Roanoke and Abingdon

From Peaks of Otter, we set off down the Blue Ridge Parkway again to Roanoke. It took all morning to do about 30 miles because we stopped so often – at overlooks, at Virginia’s Explore Park (a collection of historic buildings and riverside trails) and at Roanoke and Mill Mountains. The latter mountain has a huge neon star which can be seen from the town – we wished we were staying overnight so that we could see it properly. After lunch and an all too brief walk round Roanoke itself it was onto the interstate and a straight road down to Abingdon for our next three nights.

Our guidebook described Abingdon as a “show-stopping town” and it was indeed very beautiful. We stayed in a self catering apartment this time, Creeper’s End Lodging, though we didn’t use the small kitchen for anything but breakfast. On the first day, we followed the self-guided walking tour of Abingdon’s Downtown Historic District highlighting buildings which were established on the map of 1880. One of these was the Barter Theatre where we rounded off the day with dinner and a show. The theatre was set up by unemployed actors in the 1930s when they would accept produce, livestock or other goods in exchange for tickets, hence the name, but now houses the State Theater of Virginia. Apparently, they also paid playwrights in kind and George Bernard Shaw,  a vegetarian, was obliged to return a Virginia ham and request spinach instead (which he got).  There was also a wolf trail around the town (“Who’s afraid of Virginia’s wolves?”) which was originally called Wolf Hill in the days of Daniel Boone. My favourite was Material Girl.

The second day, we cycled part of the Virginian Creeper Trail, 34 miles of an old railroad bed.  The term creeper in this case comes from the slow speed of the trains which had to crawl up White Top mountain – the lower end was just across from our cottage which explains its name. We did the trail the easy way – hired bikes from a company which took you to the top and let you cycle all the way or half way back. We chose the latter and opted to be picked up in Damascus. Given that I hadn’t been on a bike for 20 years or so, I was just grateful to survive! Along the way, we dropped into the old Green Cove station, now a Forest Service information post decked out as an old shop. The two volunteers running it were about to go on vacation to Scotland for three weeks! Much discussion and swapping of travel tips took place.

On our last evening, there was a massive thunderstorm and tornado warning with sirens going off in the town and high-pitched noises emitted from our mobile phones which gave us quite a shock! Fortunately, it was short-lived and we got on with our preparations for the next day’s journey back into West Virginia.

Peaks of Otter

The Blue Ridge Parkway proved as beautiful, if not more so, than the Skyline Drive and we stopped several times to get out and stretch our legs.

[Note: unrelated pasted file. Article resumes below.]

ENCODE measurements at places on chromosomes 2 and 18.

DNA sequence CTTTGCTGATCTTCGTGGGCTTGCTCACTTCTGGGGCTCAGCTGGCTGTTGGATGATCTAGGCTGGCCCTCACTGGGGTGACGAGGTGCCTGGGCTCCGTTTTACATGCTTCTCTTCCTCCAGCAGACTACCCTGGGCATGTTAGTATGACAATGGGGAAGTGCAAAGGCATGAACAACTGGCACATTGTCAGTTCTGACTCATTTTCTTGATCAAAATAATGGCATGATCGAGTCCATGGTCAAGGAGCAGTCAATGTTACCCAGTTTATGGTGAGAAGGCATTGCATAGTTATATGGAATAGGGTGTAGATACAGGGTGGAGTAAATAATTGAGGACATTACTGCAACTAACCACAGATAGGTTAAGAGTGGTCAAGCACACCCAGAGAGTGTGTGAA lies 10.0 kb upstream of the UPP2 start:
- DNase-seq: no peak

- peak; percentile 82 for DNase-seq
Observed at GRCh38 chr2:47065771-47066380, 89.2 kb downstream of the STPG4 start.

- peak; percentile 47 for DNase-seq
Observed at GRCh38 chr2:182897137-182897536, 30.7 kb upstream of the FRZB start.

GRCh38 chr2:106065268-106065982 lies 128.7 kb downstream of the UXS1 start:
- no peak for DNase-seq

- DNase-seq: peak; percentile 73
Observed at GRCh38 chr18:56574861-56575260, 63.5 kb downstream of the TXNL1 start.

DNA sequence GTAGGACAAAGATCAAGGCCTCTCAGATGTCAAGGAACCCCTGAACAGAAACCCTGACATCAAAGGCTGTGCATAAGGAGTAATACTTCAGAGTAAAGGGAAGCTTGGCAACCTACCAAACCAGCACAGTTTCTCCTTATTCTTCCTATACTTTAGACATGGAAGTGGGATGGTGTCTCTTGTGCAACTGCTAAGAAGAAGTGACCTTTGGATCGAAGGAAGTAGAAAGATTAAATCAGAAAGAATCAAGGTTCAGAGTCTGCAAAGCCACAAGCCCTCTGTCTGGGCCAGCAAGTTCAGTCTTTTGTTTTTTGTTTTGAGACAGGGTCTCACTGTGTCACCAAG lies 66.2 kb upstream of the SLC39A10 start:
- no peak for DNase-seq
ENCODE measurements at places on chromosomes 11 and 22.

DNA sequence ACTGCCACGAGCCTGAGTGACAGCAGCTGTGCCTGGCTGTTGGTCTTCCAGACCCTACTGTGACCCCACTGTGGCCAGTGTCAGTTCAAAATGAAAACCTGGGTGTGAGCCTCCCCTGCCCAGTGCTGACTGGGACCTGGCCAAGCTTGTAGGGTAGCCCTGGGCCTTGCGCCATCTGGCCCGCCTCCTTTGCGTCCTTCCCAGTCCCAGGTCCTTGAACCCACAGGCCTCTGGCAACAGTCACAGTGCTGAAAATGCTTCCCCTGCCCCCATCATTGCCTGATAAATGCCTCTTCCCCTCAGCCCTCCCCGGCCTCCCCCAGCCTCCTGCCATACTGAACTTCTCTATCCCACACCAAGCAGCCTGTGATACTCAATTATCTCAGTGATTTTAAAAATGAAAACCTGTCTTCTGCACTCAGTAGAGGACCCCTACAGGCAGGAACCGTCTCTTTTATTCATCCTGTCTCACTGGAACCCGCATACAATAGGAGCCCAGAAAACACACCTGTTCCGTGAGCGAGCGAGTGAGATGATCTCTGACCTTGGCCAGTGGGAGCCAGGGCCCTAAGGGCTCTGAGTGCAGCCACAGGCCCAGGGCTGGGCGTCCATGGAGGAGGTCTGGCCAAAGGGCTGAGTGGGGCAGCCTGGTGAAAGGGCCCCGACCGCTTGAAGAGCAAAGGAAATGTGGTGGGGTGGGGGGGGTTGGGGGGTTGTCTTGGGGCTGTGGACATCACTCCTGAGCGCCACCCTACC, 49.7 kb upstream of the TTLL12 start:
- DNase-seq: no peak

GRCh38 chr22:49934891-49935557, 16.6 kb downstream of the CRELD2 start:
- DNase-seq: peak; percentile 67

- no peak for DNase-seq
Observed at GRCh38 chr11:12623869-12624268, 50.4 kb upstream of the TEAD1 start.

The most pleasant surprise, however, was the Lodge at Peaks of Otter which was almost an afterthought when we planned it. I thought it might be pretty, but wasn’t prepared for the beauty of the mountain and lakeland setting. The Lodge building was attractive with decent food, and the accommodation blocks were built facing the (artificial) Abbott Lake so all rooms had a good view from their patios or balconies.

We climbed Harkening Hill, smallest of the three Peaks, and might have done more had it not been for the spectacular thunderstorms – fortunately we had read the weather forecast accurately and were back from our walk in time to enjoy the storm from our covered patio. We watched as Sharp Peak gradually disappeared – and were glad we weren’t up it!

One of the things I find fascinating on our US travels is the variety of fungi. The two below are from these few days – the orange cluster was in a picnic area just off the Parkway, and the large brown one (with my boot for size comparison) was on Harkening Hill. I find it very strange that you can get clusters on or around one particular tree, but nothing on others nearby. What makes that tree special? Answers on a postcard please.

From Peaks of Otter, we headed back onto the Parkway, heading south. Next up: Roanoke and Abingdon.

Blue Ridge Parkway

I’ve wanted to travel the Blue Ridge Parkway for many years, and yesterday we did the Boone to Asheville section of it. It was very scenic with lush greenery and, well, the blue ridges of the mountains. I think I’d have been disappointed though if we hadn’t already done the Skyline Drive in Virginia, which runs into it, a few years ago. I had the impression that both would be roads running along ridges with the ground falling away at the sides and views all around. Neither is like that (though we did travel a road in Utah last year that was – scarily so.) We stopped at Linville Falls, Linville Caverns and Mount Mitchell, the highest point in the Eastern USA. As Mitchell was my maiden name, I was pleased to have my photograph taken with the sign! It was a bit misty to get much of a view but there was a lovely nature trail at the top with a fascinating number of different kinds of mushroom. Well, we liked them anyway. On the way down, the mist rolled in and it started to pour, so for many miles visibility was almost non-existent. Not the best thing on a mountain road, but we got here.

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